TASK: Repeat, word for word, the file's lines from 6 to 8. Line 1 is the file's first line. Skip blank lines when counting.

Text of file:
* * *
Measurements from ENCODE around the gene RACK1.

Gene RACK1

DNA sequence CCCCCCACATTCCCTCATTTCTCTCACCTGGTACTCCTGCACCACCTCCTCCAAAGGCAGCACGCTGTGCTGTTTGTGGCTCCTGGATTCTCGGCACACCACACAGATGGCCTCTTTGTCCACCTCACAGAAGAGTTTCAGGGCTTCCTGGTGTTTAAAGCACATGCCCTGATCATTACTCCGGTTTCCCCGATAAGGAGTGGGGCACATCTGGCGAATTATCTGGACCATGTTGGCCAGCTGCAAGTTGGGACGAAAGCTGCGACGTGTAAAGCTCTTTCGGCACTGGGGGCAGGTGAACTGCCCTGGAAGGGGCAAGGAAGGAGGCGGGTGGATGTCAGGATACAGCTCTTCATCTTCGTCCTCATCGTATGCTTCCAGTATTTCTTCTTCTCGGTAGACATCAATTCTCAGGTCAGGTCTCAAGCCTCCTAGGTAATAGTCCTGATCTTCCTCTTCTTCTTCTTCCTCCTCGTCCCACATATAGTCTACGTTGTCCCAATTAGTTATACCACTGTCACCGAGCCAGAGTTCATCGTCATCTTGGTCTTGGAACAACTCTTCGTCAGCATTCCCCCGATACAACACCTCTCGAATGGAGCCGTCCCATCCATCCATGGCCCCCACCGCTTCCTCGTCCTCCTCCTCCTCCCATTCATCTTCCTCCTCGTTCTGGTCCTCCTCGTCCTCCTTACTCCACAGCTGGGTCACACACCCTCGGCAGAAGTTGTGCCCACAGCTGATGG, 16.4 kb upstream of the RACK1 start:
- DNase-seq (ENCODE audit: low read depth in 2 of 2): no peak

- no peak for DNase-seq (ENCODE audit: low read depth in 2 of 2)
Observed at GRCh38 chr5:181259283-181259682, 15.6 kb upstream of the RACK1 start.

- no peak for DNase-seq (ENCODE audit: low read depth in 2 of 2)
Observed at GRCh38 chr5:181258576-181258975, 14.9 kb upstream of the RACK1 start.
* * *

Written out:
Observed at GRCh38 chr5:181259283-181259682, 15.6 kb upstream of the RACK1 start.

- no peak for DNase-seq (ENCODE audit: low read depth in 2 of 2)
Observed at GRCh38 chr5:181258576-181258975, 14.9 kb upstream of the RACK1 start.